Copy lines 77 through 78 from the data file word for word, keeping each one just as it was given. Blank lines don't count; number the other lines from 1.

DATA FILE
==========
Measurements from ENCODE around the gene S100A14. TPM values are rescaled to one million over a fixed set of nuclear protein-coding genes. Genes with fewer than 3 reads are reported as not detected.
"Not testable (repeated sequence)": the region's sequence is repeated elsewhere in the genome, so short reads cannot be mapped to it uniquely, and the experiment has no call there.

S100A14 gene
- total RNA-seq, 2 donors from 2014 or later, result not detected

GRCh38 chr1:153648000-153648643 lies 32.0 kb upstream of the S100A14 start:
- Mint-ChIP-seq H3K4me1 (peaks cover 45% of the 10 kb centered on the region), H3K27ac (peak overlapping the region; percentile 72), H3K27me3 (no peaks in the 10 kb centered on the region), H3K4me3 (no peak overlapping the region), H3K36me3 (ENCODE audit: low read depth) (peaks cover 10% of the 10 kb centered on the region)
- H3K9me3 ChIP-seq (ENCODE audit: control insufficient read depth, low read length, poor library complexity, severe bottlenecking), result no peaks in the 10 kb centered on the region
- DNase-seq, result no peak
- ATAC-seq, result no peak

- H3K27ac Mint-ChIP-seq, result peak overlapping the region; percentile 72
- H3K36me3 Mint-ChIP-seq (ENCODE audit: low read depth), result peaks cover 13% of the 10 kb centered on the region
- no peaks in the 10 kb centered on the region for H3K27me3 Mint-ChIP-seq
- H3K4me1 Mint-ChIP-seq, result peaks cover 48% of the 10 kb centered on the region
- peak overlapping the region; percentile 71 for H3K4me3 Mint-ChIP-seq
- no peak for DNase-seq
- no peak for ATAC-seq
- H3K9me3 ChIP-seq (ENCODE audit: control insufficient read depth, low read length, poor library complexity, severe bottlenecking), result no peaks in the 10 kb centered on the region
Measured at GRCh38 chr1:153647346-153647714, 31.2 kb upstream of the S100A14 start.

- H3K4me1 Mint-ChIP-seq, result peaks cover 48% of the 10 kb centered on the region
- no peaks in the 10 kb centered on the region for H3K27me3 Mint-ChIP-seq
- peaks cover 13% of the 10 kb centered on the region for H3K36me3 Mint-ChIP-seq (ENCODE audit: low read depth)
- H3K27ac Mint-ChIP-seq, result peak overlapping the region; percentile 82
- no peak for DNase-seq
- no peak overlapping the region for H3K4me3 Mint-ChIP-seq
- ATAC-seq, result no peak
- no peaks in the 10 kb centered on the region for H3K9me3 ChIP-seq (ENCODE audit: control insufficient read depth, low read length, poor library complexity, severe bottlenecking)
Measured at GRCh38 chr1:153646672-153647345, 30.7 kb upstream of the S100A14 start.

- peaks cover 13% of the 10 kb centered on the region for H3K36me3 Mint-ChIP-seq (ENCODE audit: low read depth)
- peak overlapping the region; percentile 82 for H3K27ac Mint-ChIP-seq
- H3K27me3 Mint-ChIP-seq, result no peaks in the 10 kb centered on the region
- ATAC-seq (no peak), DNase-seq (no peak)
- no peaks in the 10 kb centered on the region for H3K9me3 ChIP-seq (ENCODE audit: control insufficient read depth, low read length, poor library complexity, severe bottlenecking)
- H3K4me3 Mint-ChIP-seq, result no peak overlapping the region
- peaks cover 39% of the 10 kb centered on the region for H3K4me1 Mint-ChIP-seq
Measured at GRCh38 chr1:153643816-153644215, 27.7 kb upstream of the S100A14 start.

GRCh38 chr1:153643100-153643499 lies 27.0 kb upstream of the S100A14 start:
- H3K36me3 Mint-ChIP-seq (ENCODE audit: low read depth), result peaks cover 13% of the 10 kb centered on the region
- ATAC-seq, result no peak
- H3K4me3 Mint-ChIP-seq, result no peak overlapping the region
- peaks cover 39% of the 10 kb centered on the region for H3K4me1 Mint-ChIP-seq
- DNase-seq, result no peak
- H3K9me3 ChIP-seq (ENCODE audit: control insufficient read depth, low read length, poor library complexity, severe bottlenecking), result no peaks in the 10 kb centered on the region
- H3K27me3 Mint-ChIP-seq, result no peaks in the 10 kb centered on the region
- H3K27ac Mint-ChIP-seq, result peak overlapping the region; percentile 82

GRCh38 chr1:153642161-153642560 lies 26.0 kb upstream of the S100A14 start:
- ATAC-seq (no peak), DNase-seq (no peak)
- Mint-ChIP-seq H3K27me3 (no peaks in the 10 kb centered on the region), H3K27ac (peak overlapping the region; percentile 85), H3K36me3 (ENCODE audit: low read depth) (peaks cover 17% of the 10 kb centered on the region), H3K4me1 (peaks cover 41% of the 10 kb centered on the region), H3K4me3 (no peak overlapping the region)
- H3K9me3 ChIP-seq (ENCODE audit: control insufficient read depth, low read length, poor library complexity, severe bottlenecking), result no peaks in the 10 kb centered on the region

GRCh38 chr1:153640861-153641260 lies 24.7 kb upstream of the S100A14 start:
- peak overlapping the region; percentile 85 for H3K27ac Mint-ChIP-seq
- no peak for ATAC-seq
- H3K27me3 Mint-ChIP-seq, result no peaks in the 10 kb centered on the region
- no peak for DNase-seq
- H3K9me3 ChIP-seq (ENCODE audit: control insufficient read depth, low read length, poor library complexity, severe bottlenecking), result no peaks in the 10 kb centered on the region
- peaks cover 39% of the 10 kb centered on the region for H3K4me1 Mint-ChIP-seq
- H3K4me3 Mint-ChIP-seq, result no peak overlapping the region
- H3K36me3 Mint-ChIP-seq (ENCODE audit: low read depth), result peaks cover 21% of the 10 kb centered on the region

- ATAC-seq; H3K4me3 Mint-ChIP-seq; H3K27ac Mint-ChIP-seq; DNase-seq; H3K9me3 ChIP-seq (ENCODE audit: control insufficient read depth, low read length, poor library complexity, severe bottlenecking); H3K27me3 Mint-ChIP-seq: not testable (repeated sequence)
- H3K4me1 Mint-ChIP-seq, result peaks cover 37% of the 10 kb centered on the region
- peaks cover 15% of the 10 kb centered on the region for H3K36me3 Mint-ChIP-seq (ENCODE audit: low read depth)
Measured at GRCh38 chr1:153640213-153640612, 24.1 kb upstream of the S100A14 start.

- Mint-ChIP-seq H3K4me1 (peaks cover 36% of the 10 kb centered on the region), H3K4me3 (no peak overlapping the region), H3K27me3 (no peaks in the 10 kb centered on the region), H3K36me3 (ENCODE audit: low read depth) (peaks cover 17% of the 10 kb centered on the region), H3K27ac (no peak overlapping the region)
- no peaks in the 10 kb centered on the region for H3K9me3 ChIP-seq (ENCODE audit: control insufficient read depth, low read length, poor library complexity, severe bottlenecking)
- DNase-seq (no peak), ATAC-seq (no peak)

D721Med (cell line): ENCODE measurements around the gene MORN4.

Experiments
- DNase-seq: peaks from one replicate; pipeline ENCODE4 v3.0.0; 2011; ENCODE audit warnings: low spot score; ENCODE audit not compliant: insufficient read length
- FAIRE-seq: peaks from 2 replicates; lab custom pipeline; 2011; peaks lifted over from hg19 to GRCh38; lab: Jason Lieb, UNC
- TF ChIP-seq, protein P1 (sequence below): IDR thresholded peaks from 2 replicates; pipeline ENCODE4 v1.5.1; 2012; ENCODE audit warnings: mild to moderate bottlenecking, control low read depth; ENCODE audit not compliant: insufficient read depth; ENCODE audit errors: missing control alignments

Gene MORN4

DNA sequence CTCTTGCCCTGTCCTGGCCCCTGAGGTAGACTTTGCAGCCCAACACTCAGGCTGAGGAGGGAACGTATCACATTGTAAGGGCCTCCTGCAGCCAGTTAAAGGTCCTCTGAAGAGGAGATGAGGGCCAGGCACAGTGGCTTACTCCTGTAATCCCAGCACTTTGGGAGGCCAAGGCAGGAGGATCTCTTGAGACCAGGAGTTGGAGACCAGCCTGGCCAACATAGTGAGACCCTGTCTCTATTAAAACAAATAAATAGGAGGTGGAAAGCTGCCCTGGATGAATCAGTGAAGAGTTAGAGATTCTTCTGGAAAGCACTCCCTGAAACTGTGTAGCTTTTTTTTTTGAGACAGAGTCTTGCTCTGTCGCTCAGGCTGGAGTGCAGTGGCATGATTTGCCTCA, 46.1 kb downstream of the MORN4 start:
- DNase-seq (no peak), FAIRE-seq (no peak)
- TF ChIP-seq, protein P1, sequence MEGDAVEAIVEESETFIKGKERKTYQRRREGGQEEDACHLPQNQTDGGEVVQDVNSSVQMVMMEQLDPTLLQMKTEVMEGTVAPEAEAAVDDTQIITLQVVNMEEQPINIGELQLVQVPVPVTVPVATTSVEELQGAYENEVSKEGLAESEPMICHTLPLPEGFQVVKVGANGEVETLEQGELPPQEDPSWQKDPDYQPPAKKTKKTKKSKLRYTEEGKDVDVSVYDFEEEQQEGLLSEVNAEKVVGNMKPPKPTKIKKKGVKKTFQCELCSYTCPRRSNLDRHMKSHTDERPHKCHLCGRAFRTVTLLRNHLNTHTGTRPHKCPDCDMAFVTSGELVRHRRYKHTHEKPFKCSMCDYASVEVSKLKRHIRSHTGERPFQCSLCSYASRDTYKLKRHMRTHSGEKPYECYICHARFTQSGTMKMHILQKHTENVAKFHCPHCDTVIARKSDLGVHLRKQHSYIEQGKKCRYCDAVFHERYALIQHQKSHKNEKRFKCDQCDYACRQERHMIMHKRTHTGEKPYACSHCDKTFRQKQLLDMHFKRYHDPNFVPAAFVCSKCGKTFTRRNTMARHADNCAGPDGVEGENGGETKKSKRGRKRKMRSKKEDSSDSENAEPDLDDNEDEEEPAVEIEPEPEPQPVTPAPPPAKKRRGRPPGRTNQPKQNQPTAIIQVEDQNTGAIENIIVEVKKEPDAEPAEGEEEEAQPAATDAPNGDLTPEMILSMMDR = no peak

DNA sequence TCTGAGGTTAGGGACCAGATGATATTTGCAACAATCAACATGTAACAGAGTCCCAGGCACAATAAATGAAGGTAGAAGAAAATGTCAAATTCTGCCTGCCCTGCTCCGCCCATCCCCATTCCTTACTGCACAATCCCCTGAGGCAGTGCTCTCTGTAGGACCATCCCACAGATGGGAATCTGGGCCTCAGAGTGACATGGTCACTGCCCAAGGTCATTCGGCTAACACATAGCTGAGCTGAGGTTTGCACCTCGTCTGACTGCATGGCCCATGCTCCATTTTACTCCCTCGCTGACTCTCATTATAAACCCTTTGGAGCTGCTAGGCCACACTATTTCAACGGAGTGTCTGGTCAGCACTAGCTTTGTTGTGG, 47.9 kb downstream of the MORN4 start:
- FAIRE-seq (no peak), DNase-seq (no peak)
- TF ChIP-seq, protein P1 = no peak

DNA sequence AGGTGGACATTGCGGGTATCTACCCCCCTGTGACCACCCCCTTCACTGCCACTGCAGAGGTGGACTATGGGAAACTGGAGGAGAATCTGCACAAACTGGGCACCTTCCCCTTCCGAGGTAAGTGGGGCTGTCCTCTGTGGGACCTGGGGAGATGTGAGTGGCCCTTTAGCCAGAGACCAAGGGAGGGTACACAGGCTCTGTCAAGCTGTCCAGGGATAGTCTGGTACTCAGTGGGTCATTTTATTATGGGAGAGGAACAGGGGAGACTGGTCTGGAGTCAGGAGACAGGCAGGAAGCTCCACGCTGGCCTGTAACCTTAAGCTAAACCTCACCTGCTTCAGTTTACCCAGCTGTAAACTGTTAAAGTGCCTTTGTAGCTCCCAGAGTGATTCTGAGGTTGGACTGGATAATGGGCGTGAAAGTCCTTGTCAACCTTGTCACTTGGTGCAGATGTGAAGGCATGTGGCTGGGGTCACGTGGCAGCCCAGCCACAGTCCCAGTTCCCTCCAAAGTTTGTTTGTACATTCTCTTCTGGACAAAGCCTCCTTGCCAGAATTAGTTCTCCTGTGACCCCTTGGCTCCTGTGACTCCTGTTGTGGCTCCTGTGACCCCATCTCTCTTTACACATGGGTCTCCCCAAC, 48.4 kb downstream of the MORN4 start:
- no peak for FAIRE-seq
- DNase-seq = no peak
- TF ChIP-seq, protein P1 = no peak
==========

DNA sequence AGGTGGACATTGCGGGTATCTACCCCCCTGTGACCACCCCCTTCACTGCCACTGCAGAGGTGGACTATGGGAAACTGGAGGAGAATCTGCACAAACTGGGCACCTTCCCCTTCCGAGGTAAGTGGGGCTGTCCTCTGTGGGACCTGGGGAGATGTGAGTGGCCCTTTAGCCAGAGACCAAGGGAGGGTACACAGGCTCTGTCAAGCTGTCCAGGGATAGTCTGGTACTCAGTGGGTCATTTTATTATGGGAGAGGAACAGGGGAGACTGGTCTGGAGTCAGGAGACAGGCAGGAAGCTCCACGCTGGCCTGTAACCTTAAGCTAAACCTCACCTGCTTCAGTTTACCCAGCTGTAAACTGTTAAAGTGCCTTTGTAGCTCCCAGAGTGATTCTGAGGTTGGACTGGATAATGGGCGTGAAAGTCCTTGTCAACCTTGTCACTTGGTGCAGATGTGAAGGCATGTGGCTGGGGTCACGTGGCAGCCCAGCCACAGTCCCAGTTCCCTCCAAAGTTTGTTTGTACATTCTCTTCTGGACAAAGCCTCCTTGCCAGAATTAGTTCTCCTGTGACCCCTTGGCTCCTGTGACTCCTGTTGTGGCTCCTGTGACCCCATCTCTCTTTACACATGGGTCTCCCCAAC, 48.4 kb downstream of the MORN4 start:
- no peak for FAIRE-seq